An interview with composer Glen McClure, and footage from a rehearsal of “Fascinating! Her Resilience”, by Elizabeth Holden ’11.
Celebrate the Earth this Friday and Saturday night at Wesleyan! Two free events will bring science and art together through multi-dimensional live performances that tackle questions about global environmental issues.
As a poet/performance/multimedia artist, Professor of Anthropology Gina Ulysse is dedicated to performing anthropology through spoken word. As a member of the College of the Environment think-tank, she will be performing as part of the Earth Day Celebration on Friday, April 22 at 8pm in Crowell Concert Hall. The multimedia performance project Fascinating! Her Resilience will explore the multiple significations in the word “resilience”, and how it has been used in different narratives about Haiti, especially since the earthquake of January 12, 2010. In collaboration with Val Jeanty, percussionist and sound engineer, the project will be expressed through both a live and electronic remix (using DJ techniques) of different theories of resilience from a range of disciplines. There will be bits of history, personal narratives, theory and statistics in spoken word, with Vodou chants interwoven with quotations from subjects interviewed in Haiti and other experts in this country. Moreover, it will explore how in dominant narratives, such meanings keep Haiti in a liminal state somewhere on the border between dehumanization and superhuman.
The next night, in collaboration with the inaugural year of the College of the Environment, the Center for the Arts will present the world premiere of Dear Mother Earth: An Environmental Oratorio by composer Glenn McClure on Saturday, April 23 at 7pm in Crowell Concert Hall. I sat down with Glenn McClure to discuss his commissioned piece for Wesleyan’s Feet to the Fire initiative.
As part of Feet to the Fire, which seeks to explore the topics of global climate change, Dear Mother Earth began as an extracurricular art activity with school children across the world, including Middletown’s MacDonough Elementary. Mr. McClure, composer of the oratorio and an arts integration specialist, asked school children in Ghana, Nicaragua and Middletown to write letters to the Earth. “While each letter is unique, they all share the central themes of celebrating beauty, thankfulness, compassion and a call to action,” said McClure. “Just as a flock of individual birds turn together in the wind without any discernable leader, these children have expressed these themes in their letters and illustrations.” Mr. McClure then integrated the themes of the letters with a musical model of the bio-mathematics concept of “emerging complexity” to create a series of musical movements centered around the common environmental hopes of the children.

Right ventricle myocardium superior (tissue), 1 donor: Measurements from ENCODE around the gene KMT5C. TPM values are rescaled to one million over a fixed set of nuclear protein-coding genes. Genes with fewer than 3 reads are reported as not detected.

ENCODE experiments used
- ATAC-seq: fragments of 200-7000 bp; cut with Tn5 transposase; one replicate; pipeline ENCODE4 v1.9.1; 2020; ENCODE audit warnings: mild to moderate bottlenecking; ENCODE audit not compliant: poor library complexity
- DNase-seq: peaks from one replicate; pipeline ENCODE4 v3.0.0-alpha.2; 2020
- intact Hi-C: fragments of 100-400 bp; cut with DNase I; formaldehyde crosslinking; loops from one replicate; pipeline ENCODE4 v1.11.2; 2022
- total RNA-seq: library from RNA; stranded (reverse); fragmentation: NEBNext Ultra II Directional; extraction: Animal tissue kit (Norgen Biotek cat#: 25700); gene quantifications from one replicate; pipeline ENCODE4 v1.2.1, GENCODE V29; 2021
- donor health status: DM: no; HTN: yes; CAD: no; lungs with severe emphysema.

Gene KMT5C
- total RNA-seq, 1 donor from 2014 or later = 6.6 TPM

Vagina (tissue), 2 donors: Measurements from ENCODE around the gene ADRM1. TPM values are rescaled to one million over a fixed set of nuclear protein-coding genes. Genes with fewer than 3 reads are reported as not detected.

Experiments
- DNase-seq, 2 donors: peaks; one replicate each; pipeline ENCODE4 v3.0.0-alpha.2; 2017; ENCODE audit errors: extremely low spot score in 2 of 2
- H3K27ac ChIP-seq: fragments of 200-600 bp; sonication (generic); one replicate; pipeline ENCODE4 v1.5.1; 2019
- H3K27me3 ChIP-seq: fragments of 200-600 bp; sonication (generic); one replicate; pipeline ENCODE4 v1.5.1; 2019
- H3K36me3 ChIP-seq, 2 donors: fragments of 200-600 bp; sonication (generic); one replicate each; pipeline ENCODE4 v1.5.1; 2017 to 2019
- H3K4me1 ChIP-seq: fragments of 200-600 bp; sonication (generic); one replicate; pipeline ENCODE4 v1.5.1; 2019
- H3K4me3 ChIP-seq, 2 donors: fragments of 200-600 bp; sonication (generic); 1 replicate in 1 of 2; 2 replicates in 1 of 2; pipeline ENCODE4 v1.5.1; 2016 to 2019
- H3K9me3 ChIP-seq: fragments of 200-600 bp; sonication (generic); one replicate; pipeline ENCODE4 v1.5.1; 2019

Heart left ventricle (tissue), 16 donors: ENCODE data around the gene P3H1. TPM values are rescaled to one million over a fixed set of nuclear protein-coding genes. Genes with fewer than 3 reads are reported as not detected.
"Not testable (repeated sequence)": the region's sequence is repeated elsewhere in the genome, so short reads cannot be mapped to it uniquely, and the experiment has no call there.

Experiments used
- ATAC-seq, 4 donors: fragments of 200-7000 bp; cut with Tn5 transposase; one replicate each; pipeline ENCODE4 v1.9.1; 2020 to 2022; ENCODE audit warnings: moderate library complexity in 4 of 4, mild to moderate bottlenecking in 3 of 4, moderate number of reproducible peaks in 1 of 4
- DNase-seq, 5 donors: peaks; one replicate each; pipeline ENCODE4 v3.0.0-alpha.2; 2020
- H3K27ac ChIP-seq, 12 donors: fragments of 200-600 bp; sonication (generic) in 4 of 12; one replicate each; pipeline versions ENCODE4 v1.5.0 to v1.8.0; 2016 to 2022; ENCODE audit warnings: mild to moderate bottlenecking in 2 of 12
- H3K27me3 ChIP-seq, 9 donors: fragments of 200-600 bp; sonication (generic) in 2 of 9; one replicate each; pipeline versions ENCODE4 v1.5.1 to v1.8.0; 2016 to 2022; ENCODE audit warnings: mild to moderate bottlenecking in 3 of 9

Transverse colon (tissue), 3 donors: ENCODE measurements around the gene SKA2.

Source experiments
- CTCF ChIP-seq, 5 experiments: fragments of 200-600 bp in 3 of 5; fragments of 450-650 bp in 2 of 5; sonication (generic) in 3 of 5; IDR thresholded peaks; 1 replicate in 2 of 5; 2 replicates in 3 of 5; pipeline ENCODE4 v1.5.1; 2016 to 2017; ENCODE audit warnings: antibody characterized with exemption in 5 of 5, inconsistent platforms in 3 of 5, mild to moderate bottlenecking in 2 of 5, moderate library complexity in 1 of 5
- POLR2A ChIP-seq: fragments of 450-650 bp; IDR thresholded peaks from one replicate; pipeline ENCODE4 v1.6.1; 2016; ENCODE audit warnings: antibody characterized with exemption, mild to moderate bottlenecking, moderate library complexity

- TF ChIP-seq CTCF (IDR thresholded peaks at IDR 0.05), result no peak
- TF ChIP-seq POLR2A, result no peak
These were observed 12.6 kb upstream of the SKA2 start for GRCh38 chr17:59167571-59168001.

The resulting piece uses sections of the children’s letters along with a mixing of musical forms, such as a traditional string orchestra with the dynamic percussion of Ghana. McClure states that “by bridging gaps between the different dimensions of music, we are establishing a creative process that brings people together.” McClure fuses the Wesleyan University Orchestra, the Middletown All-City Grade 4 and 5 Chorus, and Caribbean steel drummers together in the first movement to open the overall themes that emerged from the letters.
Barry Chernoff, Professor of Biology and Director of the College of the Environment, believes that Wesleyan will be the place for students to solve climate change issues. Designed to seek solutions to the greatest environmental challenges of our time, Dr. Chernoff stated “we are not afraid of failure, we only fear no one will try.” By thinking creatively and collaboratively, we are one step closer to finding solutions to these complex issues. The remaining movements of McClure’s work range from woodwind quartets and Ghanaian drummers to the full orchestra, painting a soundscape through the flowing stream of data collected by Chernoff’s student lab since 2006.
The message of this performance is universal in its approach towards understanding the complex layers of climate change. Through its practical idealism, Dear Mother Earth is intended to spark a conversation about what we can do about the environmental issues that we face. The project will continue after the world premiere on April 23 through the website www.letterstomotherearth.com, encouraging other classrooms to engage with the project and to continue the process of submitting letters addressed to the Earth.
Because of Mr. McClure’s combination of childrens choir and orchestra in his composition, the sound of the music is approachable in terms of being a traditional oratorio, but he also adds into the piece a diverse layer of unexpected ensemble sounds, such as Taiko and Ghanaian drumming. I am excited to see the full composition performed because of its consciousness of Wesleyan’s power as an innovative engine for creative solutions. I am sure Dear Mother Earth will foster a sense of communal experience between the performers and the audience.
Wesleyan Earth Day Celebration
Including the performance of “Fascinating! Her Resilience”
Friday, April 22, 8pm
Crowell Concert Hall
Wesleyan University Orchestra and
Wesleyan Ensemble Singers Concert
Featuring the world premiere of “Dear Mother Earth: An Environmental Oratorio”
Saturday, April 23, 7pm
Crowell Concert Hall